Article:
5 Ways to Overcome Working-Mom Guilt

Working mom guilt, where do we begin? As mothers, we have the tendency to have pressure on ourselves to be there for our children and provide them with the best, all the time. We constantly question and doubt if we are “qualified” or “good enough” to be a Mother.

Parenting is something that’s hard to prepare for, so perhaps it’s to be expected that we repeatedly question ourselves especially as working moms, since we had to spend most of our time away from our children. 

As a working mother myself, I too have had my fair share of struggles with mom guilt. There are some tips which I have learnt to better cope with it. 

Let go of your ideal image of what a good mother should be like

We all have an idea of this perfect mother that we want to be for our children. We love our children so much that we set impossible standards for ourselves. Cooking every meal for your child, witnessing all their milestones, picking them up and dropping them off at school and being able to attend all their school events. We are living in an era where women are participating in the workforce and enjoy success in career. At the same time, as women, we tend to think that we need to be there for our family physically, emotionally, mentally; we want to do it all. 

This can lead to burn out and resentment towards your job, your kids or even your spouse. It is really important that we let go of the image of a perfect mother and focus on what works for you and your family. Every family is unique and you need to stop comparing yourself to other parents. Don’t be so hard on yourself; you are doing your best and that is enough for your child. 

Practicing asking for help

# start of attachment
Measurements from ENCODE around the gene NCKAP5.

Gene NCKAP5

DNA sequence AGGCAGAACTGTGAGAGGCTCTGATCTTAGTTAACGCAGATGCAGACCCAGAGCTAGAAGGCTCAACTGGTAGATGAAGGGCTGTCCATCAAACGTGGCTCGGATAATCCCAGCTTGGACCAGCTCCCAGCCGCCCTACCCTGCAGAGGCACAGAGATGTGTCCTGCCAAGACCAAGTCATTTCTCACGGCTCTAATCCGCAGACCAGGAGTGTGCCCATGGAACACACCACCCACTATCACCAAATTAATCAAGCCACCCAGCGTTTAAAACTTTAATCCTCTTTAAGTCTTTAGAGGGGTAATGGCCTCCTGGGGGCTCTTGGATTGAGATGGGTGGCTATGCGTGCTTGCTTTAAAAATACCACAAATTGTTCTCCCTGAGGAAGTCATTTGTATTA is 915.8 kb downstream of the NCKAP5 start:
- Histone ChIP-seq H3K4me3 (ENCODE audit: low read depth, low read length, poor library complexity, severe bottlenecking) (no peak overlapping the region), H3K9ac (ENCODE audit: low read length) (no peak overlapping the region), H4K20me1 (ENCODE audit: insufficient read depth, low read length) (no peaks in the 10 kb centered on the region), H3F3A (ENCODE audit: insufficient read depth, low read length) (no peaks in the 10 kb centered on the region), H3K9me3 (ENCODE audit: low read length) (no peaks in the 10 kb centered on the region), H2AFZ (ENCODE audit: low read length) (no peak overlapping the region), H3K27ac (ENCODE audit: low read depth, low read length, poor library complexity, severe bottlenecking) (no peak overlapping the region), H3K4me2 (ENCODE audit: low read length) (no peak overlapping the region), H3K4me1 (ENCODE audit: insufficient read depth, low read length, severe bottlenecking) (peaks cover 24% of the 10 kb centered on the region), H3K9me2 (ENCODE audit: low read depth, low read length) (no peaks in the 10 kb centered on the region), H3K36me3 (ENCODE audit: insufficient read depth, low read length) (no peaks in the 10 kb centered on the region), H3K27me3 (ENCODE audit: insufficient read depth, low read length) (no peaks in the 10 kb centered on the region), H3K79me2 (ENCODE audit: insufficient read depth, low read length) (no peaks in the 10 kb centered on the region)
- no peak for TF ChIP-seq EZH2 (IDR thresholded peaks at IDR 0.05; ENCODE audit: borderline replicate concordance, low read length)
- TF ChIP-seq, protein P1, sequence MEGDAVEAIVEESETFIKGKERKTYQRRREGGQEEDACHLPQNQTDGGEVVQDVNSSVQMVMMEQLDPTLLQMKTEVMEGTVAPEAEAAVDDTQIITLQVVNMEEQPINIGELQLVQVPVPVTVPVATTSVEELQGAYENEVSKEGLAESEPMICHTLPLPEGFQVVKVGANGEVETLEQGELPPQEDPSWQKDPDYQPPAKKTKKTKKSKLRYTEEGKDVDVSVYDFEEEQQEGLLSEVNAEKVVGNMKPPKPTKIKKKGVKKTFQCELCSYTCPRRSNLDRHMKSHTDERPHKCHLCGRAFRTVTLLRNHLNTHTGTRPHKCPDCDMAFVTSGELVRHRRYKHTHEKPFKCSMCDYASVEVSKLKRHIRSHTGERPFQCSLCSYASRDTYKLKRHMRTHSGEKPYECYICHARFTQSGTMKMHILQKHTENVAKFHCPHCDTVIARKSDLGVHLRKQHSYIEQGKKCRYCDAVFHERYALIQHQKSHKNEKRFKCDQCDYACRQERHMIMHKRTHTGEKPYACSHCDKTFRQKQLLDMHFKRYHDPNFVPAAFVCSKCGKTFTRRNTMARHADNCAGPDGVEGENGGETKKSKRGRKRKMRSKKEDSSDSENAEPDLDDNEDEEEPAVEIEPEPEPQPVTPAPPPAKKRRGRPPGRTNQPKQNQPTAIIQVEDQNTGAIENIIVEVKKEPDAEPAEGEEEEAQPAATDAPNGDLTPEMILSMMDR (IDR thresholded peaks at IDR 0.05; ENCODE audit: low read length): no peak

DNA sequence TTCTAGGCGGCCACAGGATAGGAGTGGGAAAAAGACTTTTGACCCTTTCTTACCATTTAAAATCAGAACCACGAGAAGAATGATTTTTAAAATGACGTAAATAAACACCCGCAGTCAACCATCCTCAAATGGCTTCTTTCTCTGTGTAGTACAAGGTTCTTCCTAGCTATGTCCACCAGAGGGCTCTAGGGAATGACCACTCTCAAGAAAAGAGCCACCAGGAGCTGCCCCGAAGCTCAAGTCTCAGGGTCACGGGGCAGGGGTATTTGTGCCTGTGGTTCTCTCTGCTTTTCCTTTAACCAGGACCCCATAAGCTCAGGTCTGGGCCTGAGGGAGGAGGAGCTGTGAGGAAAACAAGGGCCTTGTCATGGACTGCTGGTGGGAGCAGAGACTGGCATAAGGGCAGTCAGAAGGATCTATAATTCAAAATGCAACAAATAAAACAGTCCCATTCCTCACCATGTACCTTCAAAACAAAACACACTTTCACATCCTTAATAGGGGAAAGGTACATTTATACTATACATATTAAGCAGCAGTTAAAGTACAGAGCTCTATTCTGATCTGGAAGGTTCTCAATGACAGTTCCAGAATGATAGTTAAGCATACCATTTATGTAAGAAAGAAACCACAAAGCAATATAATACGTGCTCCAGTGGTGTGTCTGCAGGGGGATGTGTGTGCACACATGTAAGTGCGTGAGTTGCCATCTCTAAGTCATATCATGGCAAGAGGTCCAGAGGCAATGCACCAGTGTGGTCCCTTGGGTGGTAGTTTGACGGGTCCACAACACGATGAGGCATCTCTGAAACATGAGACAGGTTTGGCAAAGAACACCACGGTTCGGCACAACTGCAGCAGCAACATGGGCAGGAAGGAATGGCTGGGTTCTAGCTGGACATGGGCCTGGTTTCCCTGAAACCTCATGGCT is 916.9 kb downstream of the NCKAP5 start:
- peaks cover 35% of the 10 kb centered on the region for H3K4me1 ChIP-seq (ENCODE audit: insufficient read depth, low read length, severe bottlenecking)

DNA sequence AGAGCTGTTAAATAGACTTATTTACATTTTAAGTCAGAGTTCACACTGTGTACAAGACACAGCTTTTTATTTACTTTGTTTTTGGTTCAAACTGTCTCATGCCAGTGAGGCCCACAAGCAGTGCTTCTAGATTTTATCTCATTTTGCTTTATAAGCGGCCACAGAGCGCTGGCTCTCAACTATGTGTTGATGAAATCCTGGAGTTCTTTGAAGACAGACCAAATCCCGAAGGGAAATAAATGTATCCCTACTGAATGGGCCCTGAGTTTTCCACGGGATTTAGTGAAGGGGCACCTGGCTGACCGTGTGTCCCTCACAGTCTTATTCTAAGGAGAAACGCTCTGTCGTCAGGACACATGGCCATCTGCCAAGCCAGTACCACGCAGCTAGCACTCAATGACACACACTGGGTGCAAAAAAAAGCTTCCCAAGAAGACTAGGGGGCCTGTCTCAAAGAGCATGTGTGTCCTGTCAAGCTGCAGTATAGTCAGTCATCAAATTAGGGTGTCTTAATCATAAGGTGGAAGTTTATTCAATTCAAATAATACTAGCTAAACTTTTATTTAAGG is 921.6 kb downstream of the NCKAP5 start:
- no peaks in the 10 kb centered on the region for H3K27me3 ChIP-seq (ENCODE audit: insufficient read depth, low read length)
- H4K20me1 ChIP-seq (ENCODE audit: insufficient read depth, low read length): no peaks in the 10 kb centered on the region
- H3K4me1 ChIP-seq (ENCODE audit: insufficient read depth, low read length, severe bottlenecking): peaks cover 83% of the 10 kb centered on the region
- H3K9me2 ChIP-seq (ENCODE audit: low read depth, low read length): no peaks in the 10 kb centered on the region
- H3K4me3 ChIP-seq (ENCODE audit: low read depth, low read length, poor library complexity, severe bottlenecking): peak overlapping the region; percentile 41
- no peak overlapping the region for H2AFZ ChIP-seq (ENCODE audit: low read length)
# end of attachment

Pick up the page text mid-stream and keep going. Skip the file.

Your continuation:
Society has so much respect for the ones who are doing so much and doing it all, mothers or not, which made us develop a mindset of having to do it all. However, the reality is, you can’t pour from an empty jar. Getting help should not be something you are ashamed of. If you are stretching yourself thin, consider getting help. Practice asking for help. Get help from a Nanny, day-care or even your in-laws or spouse. Create a support system that works for you. 

Find your people

Community is everything. Finding people that are in similar situations as you is important, as they are able to relate, share experiences and normalize your challenges. Having this community of people that you relate to, make your journey less daunting, as you know there are people that feel the same way and have overcame the challenges you are currently facing. 

Make the time count with your kids 

Your kids don’t remember the duration of time you spent with them, but they remember the memories you created during that time you spent with them. Make that time count. I recommend setting aside 1 to 2 hours a day for family time, where you put away your phones and give your full attention to your child. Quality over quantity. 

Communicate with your kids that you are working and why you are working 

When you let your kid know that you are working with gratitude, joy and purpose, it inspires them. Instead of complaining that you have to leave them to go to work, communicate to them that you choose to work and why. This helps them to create positive association with work where they portray mom and dad going to work as a positive thing. With this positive association, your child will react positively when it’s time for you to leave for work, as they now know why you are going to work. 

All in all, mom guilt is a mindset. The next time you hear that little voice in your head, take an active decision that you are not going to fall into the guilt trap. Instead, focus on the things you can do and control at the moment. Don’t miss out on the sweet moments worrying about the things we aren’t doing right. 

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